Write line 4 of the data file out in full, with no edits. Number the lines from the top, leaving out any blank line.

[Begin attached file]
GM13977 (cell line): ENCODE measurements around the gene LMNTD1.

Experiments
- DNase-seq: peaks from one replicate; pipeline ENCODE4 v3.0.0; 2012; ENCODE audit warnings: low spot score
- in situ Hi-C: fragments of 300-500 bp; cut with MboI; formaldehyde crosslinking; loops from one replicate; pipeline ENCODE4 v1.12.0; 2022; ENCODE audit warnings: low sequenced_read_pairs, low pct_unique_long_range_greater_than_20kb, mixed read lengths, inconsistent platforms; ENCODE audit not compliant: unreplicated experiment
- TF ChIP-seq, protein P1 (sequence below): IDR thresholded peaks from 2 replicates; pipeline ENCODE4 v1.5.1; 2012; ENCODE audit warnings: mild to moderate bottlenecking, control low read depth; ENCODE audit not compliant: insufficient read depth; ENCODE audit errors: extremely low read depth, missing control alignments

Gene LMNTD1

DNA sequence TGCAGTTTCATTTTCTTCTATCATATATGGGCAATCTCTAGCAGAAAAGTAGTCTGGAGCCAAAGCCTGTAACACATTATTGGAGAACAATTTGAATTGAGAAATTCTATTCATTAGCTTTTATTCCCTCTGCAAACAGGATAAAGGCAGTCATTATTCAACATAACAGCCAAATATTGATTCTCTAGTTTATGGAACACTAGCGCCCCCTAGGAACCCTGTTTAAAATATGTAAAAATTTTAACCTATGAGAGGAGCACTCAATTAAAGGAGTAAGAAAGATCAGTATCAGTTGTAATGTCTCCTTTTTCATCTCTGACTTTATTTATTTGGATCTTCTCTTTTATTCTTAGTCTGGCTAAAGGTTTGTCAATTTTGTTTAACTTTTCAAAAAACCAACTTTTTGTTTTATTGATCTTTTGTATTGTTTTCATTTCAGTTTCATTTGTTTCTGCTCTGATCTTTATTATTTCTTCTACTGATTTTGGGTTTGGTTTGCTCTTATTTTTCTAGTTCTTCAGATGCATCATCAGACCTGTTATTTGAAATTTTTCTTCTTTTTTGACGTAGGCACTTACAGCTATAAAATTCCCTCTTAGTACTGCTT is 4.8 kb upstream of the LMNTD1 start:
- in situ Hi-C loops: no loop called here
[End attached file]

- in situ Hi-C: fragments of 300-500 bp; cut with MboI; formaldehyde crosslinking; loops from one replicate; pipeline ENCODE4 v1.12.0; 2022; ENCODE audit warnings: low sequenced_read_pairs, low pct_unique_long_range_greater_than_20kb, mixed read lengths, inconsistent platforms; ENCODE audit not compliant: unreplicated experiment